Well, well, well. Didn’t I relish that gushing endorsement of social computing last week by Marc Benioff? Yes. I did. As the conversation took off on Twitter, what was game-changing-significant was that a tech celeb– known very well in Enterprise circles, as well as the financial community– threw his Enterprise SaaS hat in the ring and announced the company’s, “Biggest breakthrough ever: Salesforce Chatter.” Of course, Salesforce Chatter is the company’s answer to social computing.
Sometimes it takes a celebrity to help a new technology cross the chasm. But more often than not, however, the most influential catalyst is market acceptance. So, whilst I welcome the newfound attention and consciousness-raising for 2.0 adoption in business, I’m eager to start publishing some of the factual data that supports the hype is not without merit.
The 2.0 Adoption Council is now unveiling some of the research we’ve been collecting on our members. The first synopsis report should be ready this week, available for download. The survey reflects responses from over 70 of our members spanning over 17 industries, managing over $50M in budgets expressly dedicated to Enterprise 2.0 initiatives.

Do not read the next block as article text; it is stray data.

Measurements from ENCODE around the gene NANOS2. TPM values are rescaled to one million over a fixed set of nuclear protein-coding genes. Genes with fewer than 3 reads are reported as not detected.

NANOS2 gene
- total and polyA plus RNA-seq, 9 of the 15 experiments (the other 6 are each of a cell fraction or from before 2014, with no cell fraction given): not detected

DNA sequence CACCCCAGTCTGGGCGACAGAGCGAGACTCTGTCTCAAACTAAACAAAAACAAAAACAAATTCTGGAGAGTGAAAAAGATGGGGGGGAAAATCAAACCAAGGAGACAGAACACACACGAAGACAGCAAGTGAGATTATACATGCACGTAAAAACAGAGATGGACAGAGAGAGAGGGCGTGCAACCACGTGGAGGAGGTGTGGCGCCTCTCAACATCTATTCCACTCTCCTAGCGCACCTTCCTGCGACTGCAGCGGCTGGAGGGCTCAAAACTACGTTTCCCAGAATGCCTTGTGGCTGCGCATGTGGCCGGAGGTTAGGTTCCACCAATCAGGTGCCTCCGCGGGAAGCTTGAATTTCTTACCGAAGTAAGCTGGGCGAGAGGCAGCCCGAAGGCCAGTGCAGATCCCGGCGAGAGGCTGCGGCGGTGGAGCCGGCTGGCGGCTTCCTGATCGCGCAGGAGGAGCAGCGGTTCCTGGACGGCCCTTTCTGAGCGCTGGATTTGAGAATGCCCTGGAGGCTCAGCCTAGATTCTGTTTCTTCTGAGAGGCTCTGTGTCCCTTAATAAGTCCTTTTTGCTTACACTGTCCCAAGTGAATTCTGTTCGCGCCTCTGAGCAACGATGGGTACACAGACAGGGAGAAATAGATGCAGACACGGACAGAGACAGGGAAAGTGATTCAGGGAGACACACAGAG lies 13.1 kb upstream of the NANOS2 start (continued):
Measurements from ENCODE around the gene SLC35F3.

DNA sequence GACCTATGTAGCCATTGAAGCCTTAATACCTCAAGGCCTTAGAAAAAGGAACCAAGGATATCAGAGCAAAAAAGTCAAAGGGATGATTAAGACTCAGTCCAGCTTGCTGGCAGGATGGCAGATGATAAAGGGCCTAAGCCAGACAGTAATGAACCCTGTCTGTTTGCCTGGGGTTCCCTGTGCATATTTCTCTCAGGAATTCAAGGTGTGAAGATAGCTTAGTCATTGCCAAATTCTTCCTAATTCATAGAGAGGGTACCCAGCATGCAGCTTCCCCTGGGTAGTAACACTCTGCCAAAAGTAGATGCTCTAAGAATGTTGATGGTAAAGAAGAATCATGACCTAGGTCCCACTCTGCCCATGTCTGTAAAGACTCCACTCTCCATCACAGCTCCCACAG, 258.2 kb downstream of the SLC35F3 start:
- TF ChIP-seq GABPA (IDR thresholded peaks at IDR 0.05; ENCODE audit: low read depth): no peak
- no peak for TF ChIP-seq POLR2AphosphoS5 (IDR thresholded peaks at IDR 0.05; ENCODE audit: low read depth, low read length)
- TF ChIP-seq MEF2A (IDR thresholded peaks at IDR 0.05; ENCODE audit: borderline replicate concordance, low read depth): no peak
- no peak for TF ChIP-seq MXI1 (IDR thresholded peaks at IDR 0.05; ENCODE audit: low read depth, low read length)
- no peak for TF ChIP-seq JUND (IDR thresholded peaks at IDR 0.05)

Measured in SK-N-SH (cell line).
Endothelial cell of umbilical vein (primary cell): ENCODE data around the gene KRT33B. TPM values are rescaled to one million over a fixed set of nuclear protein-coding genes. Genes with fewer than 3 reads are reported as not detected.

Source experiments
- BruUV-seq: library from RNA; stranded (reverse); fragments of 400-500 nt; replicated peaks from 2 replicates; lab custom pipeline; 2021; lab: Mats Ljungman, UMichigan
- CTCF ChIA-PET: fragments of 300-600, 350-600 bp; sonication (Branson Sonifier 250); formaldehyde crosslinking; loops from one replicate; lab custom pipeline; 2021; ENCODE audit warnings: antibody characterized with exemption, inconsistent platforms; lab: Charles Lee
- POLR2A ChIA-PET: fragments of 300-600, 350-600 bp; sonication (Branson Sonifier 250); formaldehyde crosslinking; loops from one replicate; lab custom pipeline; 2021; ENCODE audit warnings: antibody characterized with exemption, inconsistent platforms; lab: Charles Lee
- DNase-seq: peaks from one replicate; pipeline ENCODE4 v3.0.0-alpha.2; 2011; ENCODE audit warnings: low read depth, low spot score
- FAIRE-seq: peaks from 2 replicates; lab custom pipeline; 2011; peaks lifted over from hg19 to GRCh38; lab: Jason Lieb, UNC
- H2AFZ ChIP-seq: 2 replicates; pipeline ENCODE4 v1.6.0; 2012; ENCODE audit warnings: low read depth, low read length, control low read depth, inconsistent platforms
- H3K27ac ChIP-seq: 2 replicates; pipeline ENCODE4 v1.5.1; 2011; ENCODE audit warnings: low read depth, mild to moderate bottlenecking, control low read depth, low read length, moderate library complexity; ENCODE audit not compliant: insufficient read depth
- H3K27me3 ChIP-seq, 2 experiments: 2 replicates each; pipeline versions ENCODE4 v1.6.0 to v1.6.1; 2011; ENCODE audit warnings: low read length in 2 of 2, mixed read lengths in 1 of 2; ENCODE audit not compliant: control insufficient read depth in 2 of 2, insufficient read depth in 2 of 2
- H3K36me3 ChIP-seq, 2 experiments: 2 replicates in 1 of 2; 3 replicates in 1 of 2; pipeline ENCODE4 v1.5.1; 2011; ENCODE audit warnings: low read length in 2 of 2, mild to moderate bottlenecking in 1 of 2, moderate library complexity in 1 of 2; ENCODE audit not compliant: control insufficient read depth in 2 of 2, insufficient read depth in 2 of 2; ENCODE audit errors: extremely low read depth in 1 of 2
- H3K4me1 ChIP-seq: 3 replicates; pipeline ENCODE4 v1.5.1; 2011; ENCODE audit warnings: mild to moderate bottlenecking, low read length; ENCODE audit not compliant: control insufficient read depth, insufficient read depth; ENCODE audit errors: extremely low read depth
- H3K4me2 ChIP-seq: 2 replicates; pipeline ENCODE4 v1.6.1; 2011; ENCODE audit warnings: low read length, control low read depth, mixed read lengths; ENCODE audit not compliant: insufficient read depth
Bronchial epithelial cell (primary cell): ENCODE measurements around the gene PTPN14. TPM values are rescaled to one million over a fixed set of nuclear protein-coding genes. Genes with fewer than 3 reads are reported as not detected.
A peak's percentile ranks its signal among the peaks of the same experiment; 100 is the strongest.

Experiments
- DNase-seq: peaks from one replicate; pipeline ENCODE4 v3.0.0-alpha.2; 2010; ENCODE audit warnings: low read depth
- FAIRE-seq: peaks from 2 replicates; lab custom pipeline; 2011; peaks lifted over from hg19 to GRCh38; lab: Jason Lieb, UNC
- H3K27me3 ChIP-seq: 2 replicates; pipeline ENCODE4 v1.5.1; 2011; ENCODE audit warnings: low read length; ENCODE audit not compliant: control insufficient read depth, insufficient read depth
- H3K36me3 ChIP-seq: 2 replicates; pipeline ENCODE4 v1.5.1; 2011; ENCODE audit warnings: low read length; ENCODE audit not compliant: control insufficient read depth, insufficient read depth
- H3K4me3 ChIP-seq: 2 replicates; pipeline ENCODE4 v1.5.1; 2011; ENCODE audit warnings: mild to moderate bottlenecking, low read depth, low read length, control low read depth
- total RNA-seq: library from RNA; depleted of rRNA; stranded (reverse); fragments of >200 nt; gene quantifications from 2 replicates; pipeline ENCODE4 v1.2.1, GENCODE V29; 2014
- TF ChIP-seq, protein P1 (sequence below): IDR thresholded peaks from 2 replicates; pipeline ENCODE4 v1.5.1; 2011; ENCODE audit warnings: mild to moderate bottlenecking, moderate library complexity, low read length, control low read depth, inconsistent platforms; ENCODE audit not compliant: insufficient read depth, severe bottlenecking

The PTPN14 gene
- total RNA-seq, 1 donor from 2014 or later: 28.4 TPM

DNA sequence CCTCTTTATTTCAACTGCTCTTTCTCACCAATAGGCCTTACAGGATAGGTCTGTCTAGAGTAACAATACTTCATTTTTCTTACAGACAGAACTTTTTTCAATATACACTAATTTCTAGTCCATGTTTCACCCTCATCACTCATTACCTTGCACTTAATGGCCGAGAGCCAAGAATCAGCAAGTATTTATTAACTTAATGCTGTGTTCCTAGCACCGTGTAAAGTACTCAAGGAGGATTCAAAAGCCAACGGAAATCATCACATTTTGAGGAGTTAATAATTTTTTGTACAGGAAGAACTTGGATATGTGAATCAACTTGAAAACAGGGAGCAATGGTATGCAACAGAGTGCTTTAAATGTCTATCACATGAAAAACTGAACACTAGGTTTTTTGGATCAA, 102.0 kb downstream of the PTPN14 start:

Here are some quick data points that are proving interesting:
In addition to our survey research, The Council has also released its first “how-to” report, “A Framework for 2.0 Adoption in the Enterprise.” This report was written by Gil Yehuda after interviewing members who described a narrative on how rolling out an initiative worked at their large enterprise. The paper tracks neatly through a logical iterative sequence and “Director’s Commentary” on how to successfully introduce 2.0 technology and practices to a diverse employee base.
The market survey results should be ready this week for download free (courtesy of OpenText who sponsored the study), but the “Framework” report is available now for $425 in our store.
More good news coming from the Council includes the announcements of some strategic relationships, as well as a new web site currently in production.